12/10/2006

WHO SPEAKS FOR YOU?

When the media wants to know what Christians like you and me think they don’t ask us—they ask “evangelical spokesmen” [MORE]

59 comments:

Anonymous said...

Not one of them...religious leadership is not trustyworthy in anything these days.

James Petticrew said...

A bit pointless for me being in the UK, Erwin is a friend and I know him so would be happy with him representing my views in the States. Here is something I never thought I would hear myself saying as a Scottish evangelical, I am happy with the Archbishop of Cantebury representing my views in a UK context. The last archbishop, George Carey was meant to be an evangelical but he was a BIG disappointment. Rowan Williams was meant to a be liberal but he has played a blinder in the UK media standing up for orthodoxy and the values of the Kingdom. The Archbishop of York, a former Ugandan judge in a similar way is a fantastic spokesperson for the Church in its widest sense. So for me 10 out of 10 for Rowan Williams!

Anonymous said...

Interesting!

Notables for me for your list...

HIGH
+9 Billy Graham (Rarely offends anymore... and focused on eternal things in every reply).
+7 Bill Hybels (He could more suitably take the mantle than Warren... and at Summit this summer he won back my support).
+7 Jim Wallis (he makes space for the convictional Christian in political life).
+6 Rob Bell (I have the feeling that he's holding back some stuff... but so far I like what he says.)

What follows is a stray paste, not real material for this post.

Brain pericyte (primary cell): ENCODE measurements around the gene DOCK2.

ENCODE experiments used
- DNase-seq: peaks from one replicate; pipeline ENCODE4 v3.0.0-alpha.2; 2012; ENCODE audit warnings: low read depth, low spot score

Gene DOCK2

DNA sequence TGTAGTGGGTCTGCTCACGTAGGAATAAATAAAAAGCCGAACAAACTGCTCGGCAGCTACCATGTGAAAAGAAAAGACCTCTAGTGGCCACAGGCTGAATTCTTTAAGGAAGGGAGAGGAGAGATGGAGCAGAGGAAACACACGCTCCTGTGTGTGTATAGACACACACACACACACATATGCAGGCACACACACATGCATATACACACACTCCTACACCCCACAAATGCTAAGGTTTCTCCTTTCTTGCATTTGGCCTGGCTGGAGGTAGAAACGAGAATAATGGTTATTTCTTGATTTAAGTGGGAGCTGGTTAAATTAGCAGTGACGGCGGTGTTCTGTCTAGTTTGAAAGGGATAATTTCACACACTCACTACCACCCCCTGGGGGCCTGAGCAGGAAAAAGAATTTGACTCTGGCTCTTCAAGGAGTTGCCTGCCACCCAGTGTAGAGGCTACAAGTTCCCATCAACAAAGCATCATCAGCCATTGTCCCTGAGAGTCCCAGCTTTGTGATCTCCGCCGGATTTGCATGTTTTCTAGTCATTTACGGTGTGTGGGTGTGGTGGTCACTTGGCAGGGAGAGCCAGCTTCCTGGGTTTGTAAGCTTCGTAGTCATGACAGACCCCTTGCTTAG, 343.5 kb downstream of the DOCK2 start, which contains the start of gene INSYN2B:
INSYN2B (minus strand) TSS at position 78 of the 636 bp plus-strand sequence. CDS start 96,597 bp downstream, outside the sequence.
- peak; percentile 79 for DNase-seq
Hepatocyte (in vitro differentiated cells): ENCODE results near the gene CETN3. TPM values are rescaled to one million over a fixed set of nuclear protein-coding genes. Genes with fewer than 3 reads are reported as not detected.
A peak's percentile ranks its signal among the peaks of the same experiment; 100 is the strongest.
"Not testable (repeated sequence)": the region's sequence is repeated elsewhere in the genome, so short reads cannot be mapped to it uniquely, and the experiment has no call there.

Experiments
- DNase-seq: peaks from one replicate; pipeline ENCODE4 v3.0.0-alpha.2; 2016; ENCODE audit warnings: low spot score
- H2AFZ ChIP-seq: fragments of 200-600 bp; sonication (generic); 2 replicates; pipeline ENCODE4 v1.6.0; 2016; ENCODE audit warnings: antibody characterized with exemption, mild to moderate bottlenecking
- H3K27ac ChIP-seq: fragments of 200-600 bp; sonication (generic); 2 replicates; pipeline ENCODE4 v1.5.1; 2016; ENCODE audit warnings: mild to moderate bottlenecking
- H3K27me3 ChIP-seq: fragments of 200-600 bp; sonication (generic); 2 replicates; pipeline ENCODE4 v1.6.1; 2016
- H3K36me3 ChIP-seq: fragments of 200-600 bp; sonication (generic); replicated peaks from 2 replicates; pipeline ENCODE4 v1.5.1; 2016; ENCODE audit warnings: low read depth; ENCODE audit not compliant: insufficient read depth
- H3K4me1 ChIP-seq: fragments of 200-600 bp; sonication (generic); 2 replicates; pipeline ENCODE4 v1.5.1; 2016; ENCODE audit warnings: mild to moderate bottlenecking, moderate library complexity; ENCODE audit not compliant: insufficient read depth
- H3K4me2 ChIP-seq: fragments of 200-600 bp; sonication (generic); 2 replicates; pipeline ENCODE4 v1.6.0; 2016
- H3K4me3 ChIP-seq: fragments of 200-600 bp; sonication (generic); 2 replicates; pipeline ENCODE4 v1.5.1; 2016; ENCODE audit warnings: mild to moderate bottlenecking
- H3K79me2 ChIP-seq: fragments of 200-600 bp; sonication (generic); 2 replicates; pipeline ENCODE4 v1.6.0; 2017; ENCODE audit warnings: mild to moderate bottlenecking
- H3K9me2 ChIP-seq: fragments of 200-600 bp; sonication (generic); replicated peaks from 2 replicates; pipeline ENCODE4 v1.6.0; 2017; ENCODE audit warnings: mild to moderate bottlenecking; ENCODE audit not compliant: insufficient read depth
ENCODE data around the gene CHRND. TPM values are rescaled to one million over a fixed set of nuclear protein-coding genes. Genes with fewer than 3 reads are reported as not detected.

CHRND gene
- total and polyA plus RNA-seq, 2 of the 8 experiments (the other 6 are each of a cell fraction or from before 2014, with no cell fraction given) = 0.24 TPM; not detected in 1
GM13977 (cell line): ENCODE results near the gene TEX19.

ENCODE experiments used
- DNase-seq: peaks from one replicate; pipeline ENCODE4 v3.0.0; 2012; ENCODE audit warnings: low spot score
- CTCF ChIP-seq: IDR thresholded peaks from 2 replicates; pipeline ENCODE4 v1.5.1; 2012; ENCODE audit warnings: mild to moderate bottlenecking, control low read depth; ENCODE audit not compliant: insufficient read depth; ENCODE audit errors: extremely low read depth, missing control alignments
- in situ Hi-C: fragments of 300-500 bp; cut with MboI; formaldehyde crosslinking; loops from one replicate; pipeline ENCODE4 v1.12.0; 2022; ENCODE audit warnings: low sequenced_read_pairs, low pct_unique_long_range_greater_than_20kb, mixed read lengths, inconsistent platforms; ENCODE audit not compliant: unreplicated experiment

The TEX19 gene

+6 Bono (Not really an evangelical, but ditto with Rob B).

LOW
+2 John Hagee (He kind of freaks me out with the big chart thing on the stage).
+1 Jerry Fallwell (Thank the Lord that he hasn't had an affair at least... I rank him this low because of his tone as much as content).

As for whom I would add to the list with rankings for me...

HIGH
+8 Keith Drury (the guy who used to be a Gay Evangelical)
+7 N. T. Wright (he represents well on all the television shows that interview him)
+6 Ben Witherington (same as Wright, and more evangelical)

LOW
+1 Ted Haggard one year ago
-1 Ted Haggard today
(The NAE isn't real... it's a figment of the political imagination)

As for who should likely be on the list but who I wouldn't say "speaks for me":

Ray Comfort
George Bush

Amanda said...

I appreciate both Jim Wallis and Tony Compolo. By the way, Compolo says he's no longer using the term "evangelical," but prefers to be called a "red letter Christian."

Keith.Drury said...

For you new readers... my son is not announcing anything about my sexual orientation but is referencing this article
http://www.drurywriting.com/keith/gay.htm

;-)

Anonymous said...

Part of the problem may be that we are looking for a person to speak for us. I think the current evangelical church may be better served by a network. Which seems to be what many of the spokesmen on this list actually attempted. To name a few Billy Graham, Rick Warren, falwell, Robertson, Kennedy all have tried or succeeded at setting up a network and a spokes-company of some sort. It seems the people they speak for are more supportive of the company than the individual. This is of course what many protestant(and some evangelical churches like the Wesleyans) churches have in their councils. This is also what seems to be happening with Campus Crusade after the passing of Bill Bright.

As far as answering your question:
Pope Benedict - best represents me. I appreciate that he was elected instead of hired or just appearing, I appreciate his ministerial and theological education, knowledge theologically. I appreciate that he keeps traditions and doesn't just put on shows for the sake of a show.

The AJ Thomas said...

I would say McManus and Bell would be my top although of course Graham is great. If there has ever been an evangelical pope it's Billy. I think Hybels could be a good succesor to Graham but if it's Warren I won't be heart broken. Bono is great on the issues he speaks on.